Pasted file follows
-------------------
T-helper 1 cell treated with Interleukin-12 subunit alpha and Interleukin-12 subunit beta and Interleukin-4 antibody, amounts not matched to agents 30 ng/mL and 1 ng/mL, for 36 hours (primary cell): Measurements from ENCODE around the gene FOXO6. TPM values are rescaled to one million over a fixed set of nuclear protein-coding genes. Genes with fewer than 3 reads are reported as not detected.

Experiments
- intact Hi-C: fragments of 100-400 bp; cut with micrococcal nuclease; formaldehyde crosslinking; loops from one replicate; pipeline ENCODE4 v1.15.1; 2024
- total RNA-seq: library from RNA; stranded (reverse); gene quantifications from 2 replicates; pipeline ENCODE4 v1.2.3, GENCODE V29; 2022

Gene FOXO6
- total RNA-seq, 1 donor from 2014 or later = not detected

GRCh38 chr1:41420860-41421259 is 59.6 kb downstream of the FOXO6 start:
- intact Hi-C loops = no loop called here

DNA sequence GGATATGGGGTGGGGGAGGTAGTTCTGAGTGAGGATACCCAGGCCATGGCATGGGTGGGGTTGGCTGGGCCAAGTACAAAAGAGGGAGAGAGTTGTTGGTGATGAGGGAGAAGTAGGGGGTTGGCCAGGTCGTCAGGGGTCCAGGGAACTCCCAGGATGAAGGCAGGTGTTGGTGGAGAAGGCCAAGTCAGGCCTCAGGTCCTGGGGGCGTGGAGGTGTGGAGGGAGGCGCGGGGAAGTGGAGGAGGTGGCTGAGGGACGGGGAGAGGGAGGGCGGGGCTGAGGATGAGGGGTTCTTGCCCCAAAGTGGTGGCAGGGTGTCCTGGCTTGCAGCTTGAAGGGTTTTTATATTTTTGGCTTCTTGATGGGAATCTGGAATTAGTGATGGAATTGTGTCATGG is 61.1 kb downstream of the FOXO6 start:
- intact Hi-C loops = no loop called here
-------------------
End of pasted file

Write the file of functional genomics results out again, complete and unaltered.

T-helper 1 cell treated with Interleukin-12 subunit alpha and Interleukin-12 subunit beta and Interleukin-4 antibody, amounts not matched to agents 30 ng/mL and 1 ng/mL, for 36 hours (primary cell): Measurements from ENCODE around the gene FOXO6. TPM values are rescaled to one million over a fixed set of nuclear protein-coding genes. Genes with fewer than 3 reads are reported as not detected.

Experiments
- intact Hi-C: fragments of 100-400 bp; cut with micrococcal nuclease; formaldehyde crosslinking; loops from one replicate; pipeline ENCODE4 v1.15.1; 2024
- total RNA-seq: library from RNA; stranded (reverse); gene quantifications from 2 replicates; pipeline ENCODE4 v1.2.3, GENCODE V29; 2022

Gene FOXO6
- total RNA-seq, 1 donor from 2014 or later = not detected

GRCh38 chr1:41420860-41421259 is 59.6 kb downstream of the FOXO6 start:
- intact Hi-C loops = no loop called here

DNA sequence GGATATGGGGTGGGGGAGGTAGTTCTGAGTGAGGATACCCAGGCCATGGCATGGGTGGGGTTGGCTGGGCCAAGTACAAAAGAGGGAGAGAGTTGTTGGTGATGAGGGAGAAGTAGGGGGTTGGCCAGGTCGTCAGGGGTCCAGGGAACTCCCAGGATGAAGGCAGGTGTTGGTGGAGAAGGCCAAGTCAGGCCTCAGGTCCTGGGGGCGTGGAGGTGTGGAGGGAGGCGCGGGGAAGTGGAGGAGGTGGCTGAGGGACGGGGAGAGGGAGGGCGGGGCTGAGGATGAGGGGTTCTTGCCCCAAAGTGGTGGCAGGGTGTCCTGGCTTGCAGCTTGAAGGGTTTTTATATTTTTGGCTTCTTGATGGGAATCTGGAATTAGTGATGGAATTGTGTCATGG is 61.1 kb downstream of the FOXO6 start:
- intact Hi-C loops = no loop called here